This is Mike Buckner. He is a gristmill master, restorer of trains & homes. He’s a caretaker of chickens, dogs, & hogs. He’s a farmer of wheat, corn,& sugar cane. A father to a beautiful family& much more. He is a true hardworking Southern craftsman who owns & operates a historic water-powered gristmill in rural Junction City, Georgia. A few weeks ago, we had enjoyed a weekend in Georgia soaking up the country air with friends (you can read about strawberry picking here). I am finally getting around to sharing more photos of our trip. The highlight of the weekend was spending the day at Fielder’s Grist Mill with the Buckner family. They opened up their home & operation to us so generously on a Saturday. Surprisingly, we learned they are distant cousins of mine through my grandmother’s side! I knew I felt a connection with these people. Aside from the grist mill, the property is also occupied by a beautiful plantation home, built by Mike Buckner himself with fields of crops and flowers, old trains being restored, playful dogs, & a beautiful lake.
Many people think it is called a grits mill, which would make sense but it is grist. Grist means grain. Fielder’s Grist Mill is named after Edlow Fielder, Mike Buckner’s grandfather. They product the freshest, tastiest, most authentic grits I have ever tasted which are ground right in front of your eyes from start to finish. The mill has been around since the 30’s I believe, run by generation after generation.
Staying focused on quality, old-fashioned grits, Mike Buckner seeks out pure, non-hybrid corn varieties. These varieties keep the oil content higher than hybrid varieties which makes for tasty sweeter grits, corn bread &the like. If he doesn’t grow the corn himself, he purchases it from Kentucky. Mike told us that people used to line up on the weekends with their own corn they grew for him to grind. There are other things to see aside from the grist mill, including the Buckner home. The home was originally located in another part of town but Mike Buckner took it apart, numbered every single piece of wood, moved it to his family’s property & re-built it. It took him ten years. After seeing it – I’d say was worth the wait.
After being shown around by Mike. Buckner & his son, we left with one-pound bags of grits, corn meal, whole-wheat flour & some sugar cane syrup. One thing I loved about spending time with the Buckner family is that not once did I hear them say they are “sustainable,” “organic,” or “green,” but they very much are in their own way. There were no selling points or labels, although they could have very much used them. They grow their own food, gather eggs from their chickens, & keep their home & property in great condition with their bare hands. It’s simply inspiring. I could have spent days on their property taking in how much tradition, nature & history was among us.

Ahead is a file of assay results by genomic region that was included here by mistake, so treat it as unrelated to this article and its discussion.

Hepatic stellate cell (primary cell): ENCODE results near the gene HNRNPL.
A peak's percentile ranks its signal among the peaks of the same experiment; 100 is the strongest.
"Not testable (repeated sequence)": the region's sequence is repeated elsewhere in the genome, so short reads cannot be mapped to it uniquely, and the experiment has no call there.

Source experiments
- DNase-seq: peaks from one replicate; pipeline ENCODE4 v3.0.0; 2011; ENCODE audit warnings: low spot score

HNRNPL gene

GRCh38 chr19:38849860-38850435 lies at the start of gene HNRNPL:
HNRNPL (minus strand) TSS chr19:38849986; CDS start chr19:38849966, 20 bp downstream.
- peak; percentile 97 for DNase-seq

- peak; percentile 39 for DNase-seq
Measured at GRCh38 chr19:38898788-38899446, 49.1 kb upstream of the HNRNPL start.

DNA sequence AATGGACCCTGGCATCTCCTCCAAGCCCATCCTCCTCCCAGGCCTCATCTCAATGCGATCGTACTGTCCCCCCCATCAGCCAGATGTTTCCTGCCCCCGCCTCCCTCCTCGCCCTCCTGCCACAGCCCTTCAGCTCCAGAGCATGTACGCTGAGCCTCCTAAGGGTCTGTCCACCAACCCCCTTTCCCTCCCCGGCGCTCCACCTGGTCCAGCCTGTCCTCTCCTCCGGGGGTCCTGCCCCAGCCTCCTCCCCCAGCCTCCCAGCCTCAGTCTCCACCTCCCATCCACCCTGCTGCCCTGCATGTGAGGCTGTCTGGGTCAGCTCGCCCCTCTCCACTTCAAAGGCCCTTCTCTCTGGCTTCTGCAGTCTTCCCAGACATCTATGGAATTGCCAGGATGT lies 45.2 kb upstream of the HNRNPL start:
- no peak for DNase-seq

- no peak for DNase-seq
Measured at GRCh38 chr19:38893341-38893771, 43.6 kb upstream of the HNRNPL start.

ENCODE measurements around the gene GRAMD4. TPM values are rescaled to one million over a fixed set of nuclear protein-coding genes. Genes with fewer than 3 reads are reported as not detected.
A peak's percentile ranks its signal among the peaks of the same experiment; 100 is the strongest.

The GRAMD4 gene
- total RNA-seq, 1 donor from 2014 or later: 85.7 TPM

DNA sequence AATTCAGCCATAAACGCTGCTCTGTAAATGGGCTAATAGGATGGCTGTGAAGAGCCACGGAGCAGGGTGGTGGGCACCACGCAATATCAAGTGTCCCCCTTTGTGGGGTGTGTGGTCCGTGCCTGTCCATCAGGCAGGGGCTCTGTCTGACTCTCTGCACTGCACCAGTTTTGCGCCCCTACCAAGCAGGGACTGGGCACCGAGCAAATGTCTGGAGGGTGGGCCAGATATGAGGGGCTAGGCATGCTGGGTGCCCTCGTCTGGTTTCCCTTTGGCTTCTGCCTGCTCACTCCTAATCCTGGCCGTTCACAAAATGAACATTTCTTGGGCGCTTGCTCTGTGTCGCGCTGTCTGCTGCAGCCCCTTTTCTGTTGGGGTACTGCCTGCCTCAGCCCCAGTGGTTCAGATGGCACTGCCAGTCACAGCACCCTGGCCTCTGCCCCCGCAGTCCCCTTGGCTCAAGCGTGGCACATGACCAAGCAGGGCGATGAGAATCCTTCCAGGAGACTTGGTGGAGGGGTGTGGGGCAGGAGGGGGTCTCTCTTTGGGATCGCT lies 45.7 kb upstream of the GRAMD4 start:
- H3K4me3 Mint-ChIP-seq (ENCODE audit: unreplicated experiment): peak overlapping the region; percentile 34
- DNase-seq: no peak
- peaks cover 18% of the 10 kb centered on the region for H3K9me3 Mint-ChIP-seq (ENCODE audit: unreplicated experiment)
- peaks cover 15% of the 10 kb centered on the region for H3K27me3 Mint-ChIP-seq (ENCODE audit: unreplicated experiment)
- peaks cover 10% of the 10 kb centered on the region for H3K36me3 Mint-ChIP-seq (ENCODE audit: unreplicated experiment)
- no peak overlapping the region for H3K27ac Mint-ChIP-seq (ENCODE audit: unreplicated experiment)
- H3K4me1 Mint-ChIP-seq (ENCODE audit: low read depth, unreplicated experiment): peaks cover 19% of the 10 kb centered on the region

We have a surplus of wild onions around town in Raleigh. I have been picking them anywhere I can find them.Ffrom our yard, the farm that we are members of, even the side of the road. I can’t let a sweet wild onion or garlic chive go without entering into someone’s tummy! This past week I made a big batch of wild onion & cheddar cornbread muffins with the corn meal from Fielder’s. I love savory baked goods. These are great alongside a piece of steak or fish or just as a morning snack.
Wild onion & cheddar cornbread muffins:
3 cups cornmeal
1 tablespoon baking powder
1 teaspoon baking soda
2 teaspoons salt
2 1/2 cups milk plus a splash of vinegar or buttermilk
2 local pasture centered eggs
1 1/2 cups shredded sharp cheddar cheese
1/2 cup wild or green onions
1/2 cup melted butter or shortening
Preheat oven to 375- 400 degrees depending on your oven. Grease a 12 or more cup muffin tin. Sift the corn meal, baking soda & powder & salt. Combine milk & eggs. Add mixture to corn meal. Add grated cheese & onions then fold in melted butter or shortening until just combined. Don’t over mix. Distribute to muffin tin & bake until golden for about 20 minutes. Let cool before removing from muffin tin & enjoy! These freeze very well. To send them over the top, grind some black pepper over the muffins before baking.